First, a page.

Monday, August 3, 2015

This Week's Sneak Peek

This week's cartoon involves some people sitting around a table, which means there must be backs of heads in the foreground.

That never happens on television, which is kind of a weird way to arrange things if you think too hard about it. Everybody sits on three sides of the table, even though they'd have more room if someone sat with his or her back to the camera.

I guess the other side of the table is up against the fourth wall.

Saturday, August 1, 2015

Sketches from a Photo Album

For Swooshback Saturday today, I beg your forgiveness for some purely personal nostalgia. (It's my birthday, and I'm ready to rechercher some temps perdu, if you don't mind.)

Looking for something else the other day, I came across these sketches I had done back in college of a few of my friends at the time. They are all drawn from photographs. Sort of.
Nancy V. and Lynn J., from a photo taken at an off-campus Hallowe'en party. Nancy came dressed as an elderly woman, and Lynn  dressed up all formal.

John S., from just hanging around. These drawings are in Bic ballpoint pen on one sheet of newsprint, which accounts for the color.

Eli H. In the original photograph, he was dancing at the Rueb 'n' Stein. It's possible that 131 was his room number.

My junior year roommate, Marc P. If I remember correctly, someone sitting to his right had just attacked his holdings in a game of Risk. We did have a flood in our dorm that year, but not in our room on the second floor.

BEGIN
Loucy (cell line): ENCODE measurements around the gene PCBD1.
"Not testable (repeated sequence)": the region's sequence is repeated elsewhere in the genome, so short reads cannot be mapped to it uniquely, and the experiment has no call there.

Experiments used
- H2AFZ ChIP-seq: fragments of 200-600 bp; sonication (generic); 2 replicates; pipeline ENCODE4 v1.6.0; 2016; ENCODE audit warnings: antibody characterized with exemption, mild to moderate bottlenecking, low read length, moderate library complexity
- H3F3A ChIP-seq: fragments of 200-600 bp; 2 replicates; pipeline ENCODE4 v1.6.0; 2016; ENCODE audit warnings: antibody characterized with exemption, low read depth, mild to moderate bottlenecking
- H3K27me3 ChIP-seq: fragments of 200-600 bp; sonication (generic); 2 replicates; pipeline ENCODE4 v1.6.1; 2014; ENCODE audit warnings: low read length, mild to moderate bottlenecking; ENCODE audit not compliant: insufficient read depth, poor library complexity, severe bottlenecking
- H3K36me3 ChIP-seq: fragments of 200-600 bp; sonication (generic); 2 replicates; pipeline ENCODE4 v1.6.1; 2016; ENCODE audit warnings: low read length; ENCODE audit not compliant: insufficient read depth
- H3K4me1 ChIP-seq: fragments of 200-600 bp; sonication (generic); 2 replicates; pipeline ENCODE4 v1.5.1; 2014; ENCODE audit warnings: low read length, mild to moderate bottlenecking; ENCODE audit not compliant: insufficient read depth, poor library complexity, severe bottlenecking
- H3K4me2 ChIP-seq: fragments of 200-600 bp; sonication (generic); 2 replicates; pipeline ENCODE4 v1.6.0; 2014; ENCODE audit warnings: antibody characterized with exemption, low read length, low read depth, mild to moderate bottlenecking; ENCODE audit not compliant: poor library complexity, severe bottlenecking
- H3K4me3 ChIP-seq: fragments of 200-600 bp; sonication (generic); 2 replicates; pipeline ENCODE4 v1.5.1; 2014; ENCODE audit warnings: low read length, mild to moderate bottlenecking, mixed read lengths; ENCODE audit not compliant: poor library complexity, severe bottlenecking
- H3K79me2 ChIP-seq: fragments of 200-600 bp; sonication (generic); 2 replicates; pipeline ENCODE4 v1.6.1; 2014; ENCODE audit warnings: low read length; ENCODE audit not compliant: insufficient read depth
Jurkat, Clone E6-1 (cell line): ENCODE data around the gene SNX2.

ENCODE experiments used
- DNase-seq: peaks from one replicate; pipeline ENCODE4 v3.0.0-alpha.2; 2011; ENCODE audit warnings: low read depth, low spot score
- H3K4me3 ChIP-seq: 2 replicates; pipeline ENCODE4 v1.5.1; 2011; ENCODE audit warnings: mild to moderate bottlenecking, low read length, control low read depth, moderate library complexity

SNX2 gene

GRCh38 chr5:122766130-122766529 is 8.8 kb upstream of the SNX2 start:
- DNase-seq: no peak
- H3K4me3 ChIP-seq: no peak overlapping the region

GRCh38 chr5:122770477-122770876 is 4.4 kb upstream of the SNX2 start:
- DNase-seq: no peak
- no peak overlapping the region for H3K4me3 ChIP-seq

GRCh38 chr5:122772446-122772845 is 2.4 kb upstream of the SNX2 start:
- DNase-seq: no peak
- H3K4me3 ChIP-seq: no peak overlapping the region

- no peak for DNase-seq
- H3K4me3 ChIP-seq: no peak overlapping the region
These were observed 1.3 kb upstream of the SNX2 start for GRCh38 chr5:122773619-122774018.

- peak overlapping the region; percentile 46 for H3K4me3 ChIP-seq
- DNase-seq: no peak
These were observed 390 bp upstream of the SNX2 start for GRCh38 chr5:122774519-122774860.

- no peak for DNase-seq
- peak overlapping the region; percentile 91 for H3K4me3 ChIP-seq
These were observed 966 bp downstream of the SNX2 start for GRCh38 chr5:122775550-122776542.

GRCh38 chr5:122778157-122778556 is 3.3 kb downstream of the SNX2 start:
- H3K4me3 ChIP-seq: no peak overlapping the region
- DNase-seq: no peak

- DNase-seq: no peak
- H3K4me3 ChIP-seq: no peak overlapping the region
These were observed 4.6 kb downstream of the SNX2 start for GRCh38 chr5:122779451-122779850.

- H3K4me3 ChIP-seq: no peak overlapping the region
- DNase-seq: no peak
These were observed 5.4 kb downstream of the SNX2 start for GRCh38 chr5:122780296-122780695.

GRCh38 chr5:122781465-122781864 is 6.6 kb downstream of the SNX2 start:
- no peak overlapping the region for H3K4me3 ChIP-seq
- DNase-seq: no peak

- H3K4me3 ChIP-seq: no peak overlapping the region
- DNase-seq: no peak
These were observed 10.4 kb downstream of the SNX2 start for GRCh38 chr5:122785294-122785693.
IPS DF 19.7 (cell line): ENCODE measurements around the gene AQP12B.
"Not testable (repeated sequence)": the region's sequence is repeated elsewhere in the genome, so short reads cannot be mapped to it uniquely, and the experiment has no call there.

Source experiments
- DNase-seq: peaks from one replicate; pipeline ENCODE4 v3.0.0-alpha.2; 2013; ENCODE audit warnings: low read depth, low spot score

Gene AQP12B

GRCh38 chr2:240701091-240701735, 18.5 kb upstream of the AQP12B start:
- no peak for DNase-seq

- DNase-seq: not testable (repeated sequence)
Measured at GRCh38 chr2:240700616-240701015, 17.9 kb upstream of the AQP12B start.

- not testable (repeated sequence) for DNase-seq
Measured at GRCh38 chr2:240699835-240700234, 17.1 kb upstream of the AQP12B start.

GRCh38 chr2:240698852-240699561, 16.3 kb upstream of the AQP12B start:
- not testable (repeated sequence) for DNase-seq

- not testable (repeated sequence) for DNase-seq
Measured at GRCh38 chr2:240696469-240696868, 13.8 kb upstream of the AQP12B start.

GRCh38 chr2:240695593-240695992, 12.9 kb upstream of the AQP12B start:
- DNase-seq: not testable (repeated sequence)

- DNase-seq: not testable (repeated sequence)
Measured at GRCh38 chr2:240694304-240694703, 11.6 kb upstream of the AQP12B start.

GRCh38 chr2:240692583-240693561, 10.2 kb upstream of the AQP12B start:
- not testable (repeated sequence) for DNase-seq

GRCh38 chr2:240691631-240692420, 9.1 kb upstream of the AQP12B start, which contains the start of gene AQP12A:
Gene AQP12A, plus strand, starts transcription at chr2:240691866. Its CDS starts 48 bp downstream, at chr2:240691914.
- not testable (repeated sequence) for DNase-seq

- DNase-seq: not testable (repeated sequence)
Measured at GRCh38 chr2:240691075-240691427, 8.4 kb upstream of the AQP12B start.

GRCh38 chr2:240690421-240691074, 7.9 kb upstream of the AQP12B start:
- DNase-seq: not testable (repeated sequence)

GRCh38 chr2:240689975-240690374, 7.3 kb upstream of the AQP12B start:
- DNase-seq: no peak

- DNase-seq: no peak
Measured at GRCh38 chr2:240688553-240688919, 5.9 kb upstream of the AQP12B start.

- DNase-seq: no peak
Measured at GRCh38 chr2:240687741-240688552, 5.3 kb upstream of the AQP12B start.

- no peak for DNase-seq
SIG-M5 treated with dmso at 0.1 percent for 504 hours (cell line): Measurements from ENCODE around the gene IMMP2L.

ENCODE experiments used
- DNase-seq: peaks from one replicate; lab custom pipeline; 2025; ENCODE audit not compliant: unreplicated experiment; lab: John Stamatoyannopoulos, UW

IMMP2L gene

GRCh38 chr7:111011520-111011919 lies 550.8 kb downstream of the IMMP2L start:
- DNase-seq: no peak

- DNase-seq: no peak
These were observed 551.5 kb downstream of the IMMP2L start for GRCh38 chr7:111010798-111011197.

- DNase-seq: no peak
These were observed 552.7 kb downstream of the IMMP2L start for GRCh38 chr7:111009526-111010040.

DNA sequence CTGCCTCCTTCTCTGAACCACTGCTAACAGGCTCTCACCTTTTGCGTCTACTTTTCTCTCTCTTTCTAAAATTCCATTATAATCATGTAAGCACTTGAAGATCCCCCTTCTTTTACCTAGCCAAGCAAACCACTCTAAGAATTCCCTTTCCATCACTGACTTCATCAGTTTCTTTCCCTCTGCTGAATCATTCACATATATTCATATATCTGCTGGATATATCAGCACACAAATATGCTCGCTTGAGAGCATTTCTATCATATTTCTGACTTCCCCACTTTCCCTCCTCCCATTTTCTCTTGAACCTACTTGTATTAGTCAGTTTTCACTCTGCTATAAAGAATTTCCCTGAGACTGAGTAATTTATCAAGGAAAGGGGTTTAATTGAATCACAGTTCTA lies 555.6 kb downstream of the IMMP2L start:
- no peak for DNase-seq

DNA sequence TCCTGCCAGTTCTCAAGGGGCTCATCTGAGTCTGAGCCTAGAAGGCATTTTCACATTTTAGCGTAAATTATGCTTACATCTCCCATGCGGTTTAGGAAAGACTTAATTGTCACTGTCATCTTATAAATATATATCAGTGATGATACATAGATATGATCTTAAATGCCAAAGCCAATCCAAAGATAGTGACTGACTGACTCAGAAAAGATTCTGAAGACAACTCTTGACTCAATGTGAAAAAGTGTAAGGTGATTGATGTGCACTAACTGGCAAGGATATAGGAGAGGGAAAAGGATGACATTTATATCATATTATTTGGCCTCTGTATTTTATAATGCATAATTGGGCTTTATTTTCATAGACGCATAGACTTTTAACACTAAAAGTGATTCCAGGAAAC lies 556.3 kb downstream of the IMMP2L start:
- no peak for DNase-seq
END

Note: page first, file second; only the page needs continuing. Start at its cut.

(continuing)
Marc died the following summer, but the rest of these people are still very much with us.

Thursday, July 30, 2015

Q Toon: Kenya Matata

President Obama visited Eastern Africa during this past week, and during a press conference with Kenyan President Uhuru Kenyatta in Nairobi, he was asked about gay rights, which very few African countries respect. He answered:
"If somebody is a law abiding citizen who is going about their business and working in a job and obeying the traffic signs and doing all the other things that good citizens are supposed to do, and not harming anybody, the idea that they are going to be treated differently or abused because of who they love is wrong. Full stop. ... When you start treating people differently not because of any harm they're doing anybody but because they're different, that's the path whereby freedoms begin to erode and bad things happen."
Paul Berge
Q Syndicate
Jul 30, 2015

Under Kenyan law, sexual activity between men is illegal and may result in a prison sentence of up to 14 years. Kenyatta, described by Politico as "clearly uncomfortable, fidgeting at the podium,"  dismissed the topic entirely: "The issue of gay rights is a non-issue."